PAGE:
Enzymes are proteins that enable or increase the rate of chemical reactions in the body. But where are they produced and how do they work?
Enzymes work as catalysts in a chemical reaction and that means that they get involved in bringing together the chemicals that need to react together. By bringing the chemicals, called substrates, closer together the enzymes enable the reaction to take place.
The structure of enzymes
All proteins are complex molecules which have a distinct three-dimensional structure. They typically consist of long strands of polypeptides all wrapped around each other and the three dimensional shape is important.
The shape of the enzyme molecule dictates what substrates it can interact with. If the shape is not right, then that substrate will be ignored and only those particular molecules that "fit" the enzyme will be affected. That makes enzymes very specific and their structure equips them for specific jobs, for accelerating specific reactions.
Enzymes have active sites on their 3-D structure which can bind to one of the substrates. The binding typically adjusts the 3-D structure so that the molecule can also bind to the other substrate bringing them together. Because of the proximity of the reactants, the chemical reaction can take place much faster than if the substrates were both free moving, typically millions of times faster.
More complex protein molecules may have an even more complex structure being composed of several units, each of which have their specific 3-D structure and the size of enzyme molecules can be very large.
Within the body, there are around 4000 chemical reactions which are speeded up by enzymes and without them, our biochemistry could not function.
Enzymes don't get used up
Because they don't actually get involved in the chemical reaction themselves, once the substrates have reacted, the enzyme molecule releases them and can be used again and again. In digestion, the same enzyme molecule is used over and over in the breakdown of our food, so the enzyme itself is not consumed in the course of the reaction.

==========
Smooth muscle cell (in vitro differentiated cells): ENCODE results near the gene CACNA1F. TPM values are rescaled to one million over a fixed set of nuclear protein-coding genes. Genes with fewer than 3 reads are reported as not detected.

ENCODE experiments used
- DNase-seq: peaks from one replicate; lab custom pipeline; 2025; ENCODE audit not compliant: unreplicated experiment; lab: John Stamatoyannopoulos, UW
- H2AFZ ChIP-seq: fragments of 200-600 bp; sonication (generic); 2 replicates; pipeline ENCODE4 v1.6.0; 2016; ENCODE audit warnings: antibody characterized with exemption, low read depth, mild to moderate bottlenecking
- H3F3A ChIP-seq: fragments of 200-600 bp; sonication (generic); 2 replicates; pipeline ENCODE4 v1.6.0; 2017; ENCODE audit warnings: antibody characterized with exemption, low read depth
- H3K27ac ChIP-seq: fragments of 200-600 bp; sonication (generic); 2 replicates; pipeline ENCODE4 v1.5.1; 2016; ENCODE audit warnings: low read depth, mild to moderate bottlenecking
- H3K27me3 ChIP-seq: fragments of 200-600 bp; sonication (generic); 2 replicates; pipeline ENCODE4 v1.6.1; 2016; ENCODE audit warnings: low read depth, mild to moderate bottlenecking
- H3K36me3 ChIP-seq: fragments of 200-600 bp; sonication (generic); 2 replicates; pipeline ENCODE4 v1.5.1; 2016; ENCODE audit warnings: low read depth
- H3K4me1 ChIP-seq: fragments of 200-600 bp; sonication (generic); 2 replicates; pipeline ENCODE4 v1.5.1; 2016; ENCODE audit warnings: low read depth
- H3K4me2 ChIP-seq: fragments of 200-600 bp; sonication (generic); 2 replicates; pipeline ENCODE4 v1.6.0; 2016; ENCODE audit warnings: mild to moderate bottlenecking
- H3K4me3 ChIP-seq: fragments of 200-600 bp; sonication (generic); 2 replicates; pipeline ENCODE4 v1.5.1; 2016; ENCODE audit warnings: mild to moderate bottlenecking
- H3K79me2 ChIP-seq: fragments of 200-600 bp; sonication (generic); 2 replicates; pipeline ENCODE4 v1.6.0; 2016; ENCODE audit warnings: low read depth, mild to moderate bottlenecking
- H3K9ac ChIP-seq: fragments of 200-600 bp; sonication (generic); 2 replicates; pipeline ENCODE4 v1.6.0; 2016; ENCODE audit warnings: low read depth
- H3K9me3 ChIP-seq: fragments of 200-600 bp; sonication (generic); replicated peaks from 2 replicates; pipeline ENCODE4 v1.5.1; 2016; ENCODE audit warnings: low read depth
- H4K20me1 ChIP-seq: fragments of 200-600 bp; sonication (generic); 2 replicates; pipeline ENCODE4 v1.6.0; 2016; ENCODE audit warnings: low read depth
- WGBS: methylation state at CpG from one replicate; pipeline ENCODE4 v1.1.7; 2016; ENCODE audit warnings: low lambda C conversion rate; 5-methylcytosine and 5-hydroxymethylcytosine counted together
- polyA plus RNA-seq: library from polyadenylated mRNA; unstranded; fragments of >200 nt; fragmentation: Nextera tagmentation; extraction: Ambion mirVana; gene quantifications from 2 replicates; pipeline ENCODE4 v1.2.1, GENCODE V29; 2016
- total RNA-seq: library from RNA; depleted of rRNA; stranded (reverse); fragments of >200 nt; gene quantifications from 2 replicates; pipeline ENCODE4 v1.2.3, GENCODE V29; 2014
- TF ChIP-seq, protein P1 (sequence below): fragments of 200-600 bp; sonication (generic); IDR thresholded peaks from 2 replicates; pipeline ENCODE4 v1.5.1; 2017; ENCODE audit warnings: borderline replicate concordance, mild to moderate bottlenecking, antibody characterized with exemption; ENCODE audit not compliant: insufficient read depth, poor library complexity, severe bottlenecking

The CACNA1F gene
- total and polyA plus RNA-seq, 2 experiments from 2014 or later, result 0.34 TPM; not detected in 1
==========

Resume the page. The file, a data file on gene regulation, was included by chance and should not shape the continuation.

Of course, in some biological processes such as digestion, there is a natural loss of some enzymes. Because some enzymes pass out of the gut, they need to be replaced and so organs will produce more of them. The stomach will produce enzymes such as rennin for digesting proteins, the small intestine will get enzymes delivered from the pancreas such as amylase and trypsin.
It is important that enzyme activity is controlled to prevent reactions occurring spontaneously everywhere. There are molecules which bind to the enzymes subtly adjusting their shape so that the active sites are not longer available. These molecules are called enzyme inhibitors and they perform a valuable control function.
The common drug aspirin works by enzyme inhibition helping to suppress pain and inflammation. But the poison cyanide also works by enzyme inhibition with fatal consequences.
Enzymes in biochemical pathways
The metabolic pathways are those routes taken when our foodstuff are broken down to extract energy, and also to use the components to build other more complex molecules that we need. In all of the pathways, enzymes are essential. Whether it is breaking down carbohydrates to simpler sugars, or building up fatty acid components into hormones, enzymes do the crucial work of enabling the reactions to take place.
Protein manufacture is based on transcribing the patterns in RNA into a sequence of amino acids. But if there is a mutation in the RNA, then the resulting structure can be wrong. It may be that the enzyme still functions but reacts with the wrong substrate. Or perhaps it will not provide sufficient acceleration in the reaction. Such mutations can produce enzyme-related illnesses.
Enzymes in daily life
Biological enzymes are also used in washing powders to break down biological stains. Since they are proteins, enzymes are sensitive to high temperatures and typically get denatured at sixty degrees.
But enzymes are also routinely used in the food industry, in the brewing industry, and even in the paper industry. Biological enzymes are remarkably specific in their selection of substrates and this means they can be used to fine tune chemical processes as well as speed them up.
The study of enzymes
We now know a great deal about the many enzymes in the human body including the sequence of amino acids that make them up, their three-dimensional structure, the active sites, the inhibitor and control mechanism, and the factors which affect their activity. We are also increasingly able to relate this activity to the expression of genes from DNA through RNA and this provides insight into genetic diseases as well as illness caused by imperfect replication mechanism.
Enzymology is an important medical science which offers the prospect of clinical treatments for diseases that have so far resisted investigation. This includes cancer, brain disorders such as Parkinson's Disease, and also neurological diseases.